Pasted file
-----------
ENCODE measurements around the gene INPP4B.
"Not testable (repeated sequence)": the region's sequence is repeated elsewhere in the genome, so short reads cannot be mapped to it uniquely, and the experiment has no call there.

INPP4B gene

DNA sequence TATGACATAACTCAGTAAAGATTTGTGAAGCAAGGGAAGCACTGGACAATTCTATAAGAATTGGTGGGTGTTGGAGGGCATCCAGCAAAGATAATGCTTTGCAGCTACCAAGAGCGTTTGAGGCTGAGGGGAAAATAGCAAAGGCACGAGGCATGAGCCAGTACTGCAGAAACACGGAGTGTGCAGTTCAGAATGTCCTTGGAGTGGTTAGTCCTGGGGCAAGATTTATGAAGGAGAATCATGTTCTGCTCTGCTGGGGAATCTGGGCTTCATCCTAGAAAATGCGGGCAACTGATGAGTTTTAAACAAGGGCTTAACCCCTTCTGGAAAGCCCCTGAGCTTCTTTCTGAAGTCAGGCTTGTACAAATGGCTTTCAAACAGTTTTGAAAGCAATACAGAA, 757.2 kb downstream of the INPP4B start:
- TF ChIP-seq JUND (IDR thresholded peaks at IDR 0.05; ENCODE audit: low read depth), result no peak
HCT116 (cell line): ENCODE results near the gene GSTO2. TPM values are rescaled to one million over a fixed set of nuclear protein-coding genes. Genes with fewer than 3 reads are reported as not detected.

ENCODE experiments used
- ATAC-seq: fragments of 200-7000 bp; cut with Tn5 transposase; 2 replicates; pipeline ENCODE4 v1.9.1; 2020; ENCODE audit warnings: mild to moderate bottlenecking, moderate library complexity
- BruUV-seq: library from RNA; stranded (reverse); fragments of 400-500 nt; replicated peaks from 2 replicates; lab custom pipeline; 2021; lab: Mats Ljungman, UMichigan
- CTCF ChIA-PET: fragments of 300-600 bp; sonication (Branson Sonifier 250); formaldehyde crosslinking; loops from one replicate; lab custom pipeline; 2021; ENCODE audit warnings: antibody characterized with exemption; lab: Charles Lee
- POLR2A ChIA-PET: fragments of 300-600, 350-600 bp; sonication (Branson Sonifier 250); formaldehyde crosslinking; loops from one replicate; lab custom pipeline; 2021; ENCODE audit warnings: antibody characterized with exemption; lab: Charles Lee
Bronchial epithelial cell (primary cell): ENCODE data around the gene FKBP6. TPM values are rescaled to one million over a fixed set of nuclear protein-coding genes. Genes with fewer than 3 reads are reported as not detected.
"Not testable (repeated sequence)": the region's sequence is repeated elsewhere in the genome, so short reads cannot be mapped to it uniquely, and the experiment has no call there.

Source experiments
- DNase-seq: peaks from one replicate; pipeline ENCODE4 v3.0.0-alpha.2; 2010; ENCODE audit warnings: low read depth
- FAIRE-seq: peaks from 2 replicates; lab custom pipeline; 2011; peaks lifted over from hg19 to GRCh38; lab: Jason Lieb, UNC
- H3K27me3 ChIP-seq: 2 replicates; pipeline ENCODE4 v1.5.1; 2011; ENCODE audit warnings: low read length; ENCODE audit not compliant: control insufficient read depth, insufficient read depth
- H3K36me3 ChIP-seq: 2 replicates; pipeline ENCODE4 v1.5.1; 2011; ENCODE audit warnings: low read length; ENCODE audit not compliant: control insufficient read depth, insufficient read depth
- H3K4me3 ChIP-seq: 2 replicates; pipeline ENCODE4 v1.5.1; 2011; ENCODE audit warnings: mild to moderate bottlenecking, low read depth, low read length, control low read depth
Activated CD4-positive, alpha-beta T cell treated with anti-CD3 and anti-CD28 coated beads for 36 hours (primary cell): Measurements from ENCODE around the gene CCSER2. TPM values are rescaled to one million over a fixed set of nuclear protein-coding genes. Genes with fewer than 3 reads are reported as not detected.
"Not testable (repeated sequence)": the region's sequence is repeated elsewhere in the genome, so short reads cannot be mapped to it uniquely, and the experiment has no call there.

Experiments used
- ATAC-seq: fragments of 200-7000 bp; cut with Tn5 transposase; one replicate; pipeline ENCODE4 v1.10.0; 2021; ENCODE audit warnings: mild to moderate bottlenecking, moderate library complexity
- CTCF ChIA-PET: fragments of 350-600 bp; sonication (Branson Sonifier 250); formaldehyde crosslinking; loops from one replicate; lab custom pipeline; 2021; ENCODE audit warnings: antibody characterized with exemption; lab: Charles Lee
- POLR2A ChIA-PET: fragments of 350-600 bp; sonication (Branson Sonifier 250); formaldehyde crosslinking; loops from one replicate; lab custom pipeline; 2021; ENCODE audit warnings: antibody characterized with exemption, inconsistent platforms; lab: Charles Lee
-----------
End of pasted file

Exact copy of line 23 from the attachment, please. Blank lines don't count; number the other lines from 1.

- ATAC-seq: fragments of 200-7000 bp; cut with Tn5 transposase; one replicate; pipeline ENCODE4 v1.10.0; 2021; ENCODE audit warnings: mild to moderate bottlenecking, moderate library complexity